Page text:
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Posted in * Anglican - Episcopal, Anglican Provinces, Church of England (CoE), CoE Bishops, Same-sex blessings, Sexuality Debate (in Anglican Communion)

(Times) Bishop of Liverpool calls for end to battle over sexuality

A leading evangelical bishop will today call for Anglicans to “accept a diversity of ethical convictions” gay sex in order to prevent schism.

The Bishop of Liverpool, the Right Rev James Jones, will use his presidential address to his diocesan synod today to argue that for an end to the battles over sexuality in the Anglican Communion so the Church can focus on mission.

In his address, seen by The Times, he compares the debate over homosexuality to that over going to war, in spite of the commandment “Thou Shalt not Kill.”

Just as the Just War doctrine evolved to allow Christians to reconcile their faith with their civic duty to fight for their country, so those on the conservative side of the gay sex debate should accept those on the liberal side for the sake of Anglican peace.

He also, controversially, takes issue with the conservative line that sexuality is a matter of choice. Instead, he argues that like ethnicity, it is a “given”.

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Posted in * Anglican - Episcopal, Anglican Provinces, Church of England (CoE), CoE Bishops, Same-sex blessings, Sexuality Debate (in Anglican Communion)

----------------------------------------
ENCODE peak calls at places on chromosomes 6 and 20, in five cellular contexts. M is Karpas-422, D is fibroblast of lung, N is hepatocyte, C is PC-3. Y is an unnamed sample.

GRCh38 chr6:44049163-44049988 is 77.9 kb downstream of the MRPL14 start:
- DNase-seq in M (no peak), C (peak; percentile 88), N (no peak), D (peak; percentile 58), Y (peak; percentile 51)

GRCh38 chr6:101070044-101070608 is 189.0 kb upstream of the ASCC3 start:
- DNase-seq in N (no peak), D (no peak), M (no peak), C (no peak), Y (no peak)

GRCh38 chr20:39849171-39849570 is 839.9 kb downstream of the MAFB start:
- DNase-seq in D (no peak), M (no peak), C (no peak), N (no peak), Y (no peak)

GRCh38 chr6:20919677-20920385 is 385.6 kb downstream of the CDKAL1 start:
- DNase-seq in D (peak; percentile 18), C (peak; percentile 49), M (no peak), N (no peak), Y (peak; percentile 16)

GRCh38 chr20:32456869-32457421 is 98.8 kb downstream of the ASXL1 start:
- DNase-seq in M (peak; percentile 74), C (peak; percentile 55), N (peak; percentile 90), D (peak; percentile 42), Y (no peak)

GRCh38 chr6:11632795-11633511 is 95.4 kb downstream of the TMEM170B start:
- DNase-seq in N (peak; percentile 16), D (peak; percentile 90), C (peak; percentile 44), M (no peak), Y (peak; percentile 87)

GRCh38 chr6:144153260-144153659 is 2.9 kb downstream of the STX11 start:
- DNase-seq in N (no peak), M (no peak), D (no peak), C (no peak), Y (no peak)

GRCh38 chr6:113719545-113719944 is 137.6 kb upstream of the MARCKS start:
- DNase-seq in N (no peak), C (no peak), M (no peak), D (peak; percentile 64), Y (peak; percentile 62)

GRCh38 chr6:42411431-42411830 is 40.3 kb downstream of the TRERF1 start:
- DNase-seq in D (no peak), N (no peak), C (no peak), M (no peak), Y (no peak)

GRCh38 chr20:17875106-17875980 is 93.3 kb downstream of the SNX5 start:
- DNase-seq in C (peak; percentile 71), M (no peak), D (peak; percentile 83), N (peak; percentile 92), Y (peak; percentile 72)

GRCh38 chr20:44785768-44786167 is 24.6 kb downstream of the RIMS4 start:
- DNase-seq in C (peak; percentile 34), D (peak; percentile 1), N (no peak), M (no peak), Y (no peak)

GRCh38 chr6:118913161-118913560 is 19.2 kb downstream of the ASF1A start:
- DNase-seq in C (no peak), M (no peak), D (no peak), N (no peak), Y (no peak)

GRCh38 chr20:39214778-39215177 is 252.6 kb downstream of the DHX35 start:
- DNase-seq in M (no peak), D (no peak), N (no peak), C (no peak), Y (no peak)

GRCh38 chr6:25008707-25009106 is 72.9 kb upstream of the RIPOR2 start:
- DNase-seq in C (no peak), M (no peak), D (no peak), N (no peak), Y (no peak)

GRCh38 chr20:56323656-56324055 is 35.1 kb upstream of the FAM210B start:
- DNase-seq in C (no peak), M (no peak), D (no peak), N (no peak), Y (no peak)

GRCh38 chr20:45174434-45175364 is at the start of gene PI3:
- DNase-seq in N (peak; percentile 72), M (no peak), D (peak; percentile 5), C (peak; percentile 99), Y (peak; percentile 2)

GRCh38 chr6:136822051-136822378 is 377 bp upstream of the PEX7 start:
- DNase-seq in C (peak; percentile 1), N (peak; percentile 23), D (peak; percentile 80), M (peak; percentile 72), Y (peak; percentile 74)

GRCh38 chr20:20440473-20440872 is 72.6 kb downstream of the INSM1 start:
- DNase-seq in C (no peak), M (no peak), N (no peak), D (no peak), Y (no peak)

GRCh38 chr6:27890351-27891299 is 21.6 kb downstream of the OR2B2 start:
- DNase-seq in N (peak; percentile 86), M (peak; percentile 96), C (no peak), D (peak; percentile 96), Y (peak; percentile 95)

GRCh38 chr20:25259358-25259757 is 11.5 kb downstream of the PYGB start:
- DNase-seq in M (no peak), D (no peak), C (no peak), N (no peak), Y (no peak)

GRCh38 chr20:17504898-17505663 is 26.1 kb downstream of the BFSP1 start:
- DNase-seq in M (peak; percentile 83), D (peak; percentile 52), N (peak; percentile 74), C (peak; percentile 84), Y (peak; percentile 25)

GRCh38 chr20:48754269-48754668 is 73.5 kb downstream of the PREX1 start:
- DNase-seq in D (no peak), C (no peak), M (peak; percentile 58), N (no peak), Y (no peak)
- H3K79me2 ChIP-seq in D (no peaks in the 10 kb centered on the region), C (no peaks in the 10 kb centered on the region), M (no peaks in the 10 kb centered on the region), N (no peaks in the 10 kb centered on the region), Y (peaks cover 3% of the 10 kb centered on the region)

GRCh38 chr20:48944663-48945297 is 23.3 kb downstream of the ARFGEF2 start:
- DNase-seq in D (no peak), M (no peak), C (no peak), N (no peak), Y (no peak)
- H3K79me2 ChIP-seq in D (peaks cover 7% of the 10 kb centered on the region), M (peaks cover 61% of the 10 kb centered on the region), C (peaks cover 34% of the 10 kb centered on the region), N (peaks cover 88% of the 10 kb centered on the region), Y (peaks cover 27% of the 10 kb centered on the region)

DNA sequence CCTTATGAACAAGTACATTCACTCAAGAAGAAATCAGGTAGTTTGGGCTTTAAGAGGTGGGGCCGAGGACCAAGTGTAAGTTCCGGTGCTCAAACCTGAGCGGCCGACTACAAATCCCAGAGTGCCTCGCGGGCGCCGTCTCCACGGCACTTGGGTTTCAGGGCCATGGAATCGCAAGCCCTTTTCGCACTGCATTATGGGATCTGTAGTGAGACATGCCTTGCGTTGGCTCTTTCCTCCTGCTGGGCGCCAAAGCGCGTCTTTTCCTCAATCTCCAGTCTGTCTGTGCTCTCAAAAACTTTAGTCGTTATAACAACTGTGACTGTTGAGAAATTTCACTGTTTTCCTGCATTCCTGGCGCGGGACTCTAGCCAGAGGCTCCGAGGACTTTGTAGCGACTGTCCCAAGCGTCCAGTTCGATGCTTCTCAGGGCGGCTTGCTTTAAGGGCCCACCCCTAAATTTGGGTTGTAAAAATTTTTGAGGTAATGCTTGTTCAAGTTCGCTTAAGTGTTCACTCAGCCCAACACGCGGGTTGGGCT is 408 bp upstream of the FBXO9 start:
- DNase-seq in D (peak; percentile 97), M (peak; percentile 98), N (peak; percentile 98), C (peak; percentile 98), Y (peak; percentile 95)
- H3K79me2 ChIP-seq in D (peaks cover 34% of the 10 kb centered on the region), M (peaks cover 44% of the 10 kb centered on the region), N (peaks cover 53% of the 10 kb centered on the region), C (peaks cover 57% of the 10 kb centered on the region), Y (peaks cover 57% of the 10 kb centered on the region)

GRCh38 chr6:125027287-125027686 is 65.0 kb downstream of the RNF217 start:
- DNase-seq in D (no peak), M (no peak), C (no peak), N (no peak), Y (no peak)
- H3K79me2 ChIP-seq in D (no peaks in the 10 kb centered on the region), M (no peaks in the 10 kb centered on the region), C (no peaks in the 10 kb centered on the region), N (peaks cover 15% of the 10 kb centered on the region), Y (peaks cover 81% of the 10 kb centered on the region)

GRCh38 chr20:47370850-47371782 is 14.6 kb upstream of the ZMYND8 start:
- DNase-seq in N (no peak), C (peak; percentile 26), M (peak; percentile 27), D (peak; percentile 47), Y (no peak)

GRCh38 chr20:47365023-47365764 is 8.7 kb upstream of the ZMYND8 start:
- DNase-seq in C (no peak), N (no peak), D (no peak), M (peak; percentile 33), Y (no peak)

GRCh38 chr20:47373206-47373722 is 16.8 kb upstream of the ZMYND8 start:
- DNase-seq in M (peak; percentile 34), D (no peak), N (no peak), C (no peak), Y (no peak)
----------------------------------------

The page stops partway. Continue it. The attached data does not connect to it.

Dwight Longenecker in response to Richard Harries–Is there a "Catholic-minded Anglican?"

we cannot let it go unremarked that Bishop Harries is eager to claim Cardinal Newman as one of his own. Newman’s essay on the Development of Doctrine is a seminal, nuanced and powerful piece of theological writing. The essay’s essential point is that the Christian faith can develop in understanding, but not in a way that contradicts the core teaching of the Apostles. Instead of any intellectual argument, Bishop Harries grabs the title of Newman’s essay, and uses it, and Newman’s reputation as a propaganda piece to bolster innovations in the Church of England which would have astounded and scandalized Newman. Is it possible that a person of Bishop Harries learning and experience is blind to the fact that Newman’s whole spiritual journey was a repudiation of the kind of Oxford, hoity toity faux Catholicism that Bishop Harries represents?